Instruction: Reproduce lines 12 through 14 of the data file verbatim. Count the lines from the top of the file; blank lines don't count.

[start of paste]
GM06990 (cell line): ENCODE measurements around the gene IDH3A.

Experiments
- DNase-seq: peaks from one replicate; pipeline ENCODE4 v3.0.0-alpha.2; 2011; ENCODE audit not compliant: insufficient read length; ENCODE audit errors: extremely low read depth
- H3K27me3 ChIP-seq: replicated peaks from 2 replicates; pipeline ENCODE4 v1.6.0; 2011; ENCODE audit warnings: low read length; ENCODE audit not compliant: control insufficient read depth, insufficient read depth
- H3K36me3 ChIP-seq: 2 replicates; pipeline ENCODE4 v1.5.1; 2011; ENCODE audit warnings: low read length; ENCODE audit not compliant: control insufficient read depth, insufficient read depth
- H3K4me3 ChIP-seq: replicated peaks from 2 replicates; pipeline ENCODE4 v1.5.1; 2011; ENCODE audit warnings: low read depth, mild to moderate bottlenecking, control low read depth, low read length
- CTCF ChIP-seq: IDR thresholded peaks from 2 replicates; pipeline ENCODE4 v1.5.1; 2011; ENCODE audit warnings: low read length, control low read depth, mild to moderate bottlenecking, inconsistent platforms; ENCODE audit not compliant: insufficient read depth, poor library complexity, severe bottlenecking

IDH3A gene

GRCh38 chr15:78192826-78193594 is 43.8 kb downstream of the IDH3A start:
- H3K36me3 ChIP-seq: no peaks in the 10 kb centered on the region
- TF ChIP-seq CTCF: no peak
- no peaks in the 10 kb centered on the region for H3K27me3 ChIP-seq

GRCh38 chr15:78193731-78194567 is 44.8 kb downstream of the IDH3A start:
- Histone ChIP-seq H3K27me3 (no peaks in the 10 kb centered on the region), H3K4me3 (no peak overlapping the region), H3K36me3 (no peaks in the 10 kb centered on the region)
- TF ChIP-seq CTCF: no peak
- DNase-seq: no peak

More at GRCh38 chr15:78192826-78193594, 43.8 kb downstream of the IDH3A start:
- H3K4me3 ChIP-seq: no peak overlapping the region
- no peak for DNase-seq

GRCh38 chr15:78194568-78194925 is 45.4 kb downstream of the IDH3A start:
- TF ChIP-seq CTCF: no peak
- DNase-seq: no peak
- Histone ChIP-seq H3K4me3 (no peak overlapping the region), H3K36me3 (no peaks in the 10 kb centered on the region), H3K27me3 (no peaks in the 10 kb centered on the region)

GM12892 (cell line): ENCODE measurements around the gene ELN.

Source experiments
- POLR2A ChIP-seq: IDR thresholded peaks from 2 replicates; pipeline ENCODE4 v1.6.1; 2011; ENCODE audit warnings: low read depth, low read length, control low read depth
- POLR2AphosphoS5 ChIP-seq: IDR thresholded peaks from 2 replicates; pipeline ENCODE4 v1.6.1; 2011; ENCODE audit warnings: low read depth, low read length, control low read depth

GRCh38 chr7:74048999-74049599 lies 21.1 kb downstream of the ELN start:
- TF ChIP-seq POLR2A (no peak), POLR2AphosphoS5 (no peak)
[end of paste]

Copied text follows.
- no peaks in the 10 kb centered on the region for H3K27me3 ChIP-seq

GRCh38 chr15:78193731-78194567 is 44.8 kb downstream of the IDH3A start:
- Histone ChIP-seq H3K27me3 (no peaks in the 10 kb centered on the region), H3K4me3 (no peak overlapping the region), H3K36me3 (no peaks in the 10 kb centered on the region)